Energy plays a key role in nearly every major challenge and opportunity the world faces today, including poverty eradication, adaptation to climate change, health, education, sustainable cities, jobs and transport. As the global population continues to grow, so will the demand for energy. At the same time, in order to deliver the aims of the 2015 Paris Agreement, there is a pressing need to accelerate the energy transition from fossil fuels to clean energy. Therefore, it is of vital importance to manage the CO2 emitted from burning fossil fuels.

In addition, hydrogen has been identified as an important energy carrier to support the energy transition. As hydrogen has the lowest energy density by volume, large-scale hydrogen underground storage (e.g. salt caverns, depleted hydrocarbon reservoirs and saline aquifers) is seen as the answer to create a reliable hydrogen economy supply chain in the future.

To document the current worldwide trends of this energy transition and the 2030 climate change framework laid down in the Paris Agreement, this Research Topic endeavors to address critical technical, economic and political challenges in the area of CO2 geological storage and H2 underground storage.

The main technical and economic problems surrounding the energy transition involve the identification of the risks and understanding their evolution during the implementation process, as well as developing technologies to manage and predict the whole process in a cost-effective way. These problems may be solved by understanding the reservoir integrity, multiphase flow in porous media, fundamental physics, economic analysis, cost reduction strategies and through experimental, analytical and numerical modeling.

Meanwhile the major political challenges are related to the implementation of a carbon credit or carbon tax. It has been identified that having policies in place would generate attractive incentives for industry in moving forward. However, many countries are falling behind in this area. Research related to regulation, liability and public acceptance are still needed to engage interest and initiate action with policy makers.

To address the critical technical, economic and political challenges in the area of CO2 geological storage and H2 underground storage, the scope of the Research Topic (whilst not exclusive to) includes:

-Simultaneous storage of CO2 and H2 for underground conversion to CH4

-CO2 Geological Storage
• Geological formation and/or storage capacity assessments
• Matching emission sources and storage opportunities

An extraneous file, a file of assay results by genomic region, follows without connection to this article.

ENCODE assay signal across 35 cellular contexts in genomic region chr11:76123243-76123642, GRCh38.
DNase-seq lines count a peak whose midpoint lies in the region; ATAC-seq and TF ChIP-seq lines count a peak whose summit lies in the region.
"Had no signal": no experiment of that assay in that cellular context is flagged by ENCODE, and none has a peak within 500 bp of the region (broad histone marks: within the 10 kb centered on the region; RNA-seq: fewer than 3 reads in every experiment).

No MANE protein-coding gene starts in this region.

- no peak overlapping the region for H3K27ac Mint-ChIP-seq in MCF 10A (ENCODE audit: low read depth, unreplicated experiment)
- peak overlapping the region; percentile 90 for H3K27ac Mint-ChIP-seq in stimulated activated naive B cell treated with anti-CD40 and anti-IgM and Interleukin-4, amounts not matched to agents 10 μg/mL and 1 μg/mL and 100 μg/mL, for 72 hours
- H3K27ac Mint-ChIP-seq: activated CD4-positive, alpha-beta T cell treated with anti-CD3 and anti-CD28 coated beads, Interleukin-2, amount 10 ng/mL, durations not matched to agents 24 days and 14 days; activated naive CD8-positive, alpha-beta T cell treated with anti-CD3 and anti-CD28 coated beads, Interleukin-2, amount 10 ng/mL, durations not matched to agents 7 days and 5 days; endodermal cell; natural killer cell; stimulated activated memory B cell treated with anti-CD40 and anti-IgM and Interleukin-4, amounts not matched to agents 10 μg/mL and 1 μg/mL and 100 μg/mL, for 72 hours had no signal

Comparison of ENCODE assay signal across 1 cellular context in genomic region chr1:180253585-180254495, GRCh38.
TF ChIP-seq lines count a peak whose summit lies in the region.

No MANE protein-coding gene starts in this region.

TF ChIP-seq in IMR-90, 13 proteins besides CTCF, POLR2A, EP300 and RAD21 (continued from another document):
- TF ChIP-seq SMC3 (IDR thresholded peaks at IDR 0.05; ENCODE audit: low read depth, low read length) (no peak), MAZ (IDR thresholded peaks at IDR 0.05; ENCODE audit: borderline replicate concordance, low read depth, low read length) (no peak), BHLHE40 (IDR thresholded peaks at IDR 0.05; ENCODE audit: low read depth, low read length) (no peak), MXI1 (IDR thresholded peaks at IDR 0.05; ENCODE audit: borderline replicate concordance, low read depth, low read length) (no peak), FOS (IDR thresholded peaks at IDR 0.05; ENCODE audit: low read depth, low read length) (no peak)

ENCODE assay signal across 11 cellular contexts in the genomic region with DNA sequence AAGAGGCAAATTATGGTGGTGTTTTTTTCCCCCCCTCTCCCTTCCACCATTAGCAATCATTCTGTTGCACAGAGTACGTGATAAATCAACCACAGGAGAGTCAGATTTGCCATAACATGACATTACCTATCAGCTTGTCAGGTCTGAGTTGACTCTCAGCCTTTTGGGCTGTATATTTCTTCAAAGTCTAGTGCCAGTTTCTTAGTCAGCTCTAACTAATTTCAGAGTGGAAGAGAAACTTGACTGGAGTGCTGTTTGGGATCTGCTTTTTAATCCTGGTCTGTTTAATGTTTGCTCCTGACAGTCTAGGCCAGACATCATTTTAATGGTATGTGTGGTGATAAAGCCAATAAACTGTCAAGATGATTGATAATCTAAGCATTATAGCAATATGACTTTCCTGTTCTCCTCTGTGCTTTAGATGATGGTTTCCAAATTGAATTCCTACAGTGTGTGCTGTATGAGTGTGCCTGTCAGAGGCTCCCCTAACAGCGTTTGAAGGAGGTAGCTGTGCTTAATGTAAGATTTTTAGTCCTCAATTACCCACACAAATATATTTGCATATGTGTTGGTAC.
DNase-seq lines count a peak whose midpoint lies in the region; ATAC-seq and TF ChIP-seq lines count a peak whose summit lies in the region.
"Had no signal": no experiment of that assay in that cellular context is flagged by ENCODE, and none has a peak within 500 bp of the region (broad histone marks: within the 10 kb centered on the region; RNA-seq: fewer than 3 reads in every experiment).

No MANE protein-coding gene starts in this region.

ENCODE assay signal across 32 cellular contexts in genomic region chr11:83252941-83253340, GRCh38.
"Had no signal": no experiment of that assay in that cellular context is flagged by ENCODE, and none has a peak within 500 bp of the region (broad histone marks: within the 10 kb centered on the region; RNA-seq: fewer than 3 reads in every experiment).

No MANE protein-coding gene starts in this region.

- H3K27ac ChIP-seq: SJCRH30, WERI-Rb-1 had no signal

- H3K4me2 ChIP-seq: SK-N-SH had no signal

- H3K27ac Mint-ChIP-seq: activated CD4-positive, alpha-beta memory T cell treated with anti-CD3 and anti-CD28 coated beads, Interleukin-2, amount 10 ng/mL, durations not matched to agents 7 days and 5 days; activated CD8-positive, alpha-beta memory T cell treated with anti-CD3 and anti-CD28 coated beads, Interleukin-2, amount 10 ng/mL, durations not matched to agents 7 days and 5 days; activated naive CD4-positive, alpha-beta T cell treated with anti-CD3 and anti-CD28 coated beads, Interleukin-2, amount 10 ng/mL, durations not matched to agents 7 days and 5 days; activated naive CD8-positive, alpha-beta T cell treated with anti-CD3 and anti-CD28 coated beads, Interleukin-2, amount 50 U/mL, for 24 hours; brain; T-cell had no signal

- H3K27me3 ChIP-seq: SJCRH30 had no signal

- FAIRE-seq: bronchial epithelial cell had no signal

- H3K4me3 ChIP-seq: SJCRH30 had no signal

• Experimental, analytical and numerical modeling and monitoring CO2 plume migration
• CO2-Brine-Rock geochemical reactions
• Demonstration/pilot project results and operational experiences
• Integrity of the reservoir and caprock
• Risk assessments and management
• Cost analysis and cost reduction strategies
• Liability and regulatory issues

-H2 Underground Storage
• Hydrogen-brine-rock geochemical reactions
• Microbial reactions and growth in the subsurface
• Integrity of the reservoir and caprock
• Risk assessments and management
• Modeling and monitoring H2 plume migration and cycling process
• Demonstration/pilot project results and operational experiences
• Matching hydrogen production sources and storage opportunities
• Cost analysis and cost reduction strategies
• Liability and regulatory issues


Keywords: Energy Transition, CO2 Geological Storage, Hydrogen Underground Storage, Regulation and Liability, Cost Analyses


Important Note: All contributions to this Research Topic must be within the scope of the section and journal to which they are submitted, as defined in their mission statements. Frontiers reserves the right to guide an out-of-scope manuscript to a more suitable section or journal at any stage of peer review.

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Submission Deadlines

10 August 2021 Abstract
08 December 2021 Manuscript

Participating Journals

Manuscripts can be submitted to this Research Topic via the following journals:

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Topic Editors

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Submission Deadlines

10 August 2021 Abstract
08 December 2021 Manuscript

Participating Journals

Manuscripts can be submitted to this Research Topic via the following journals: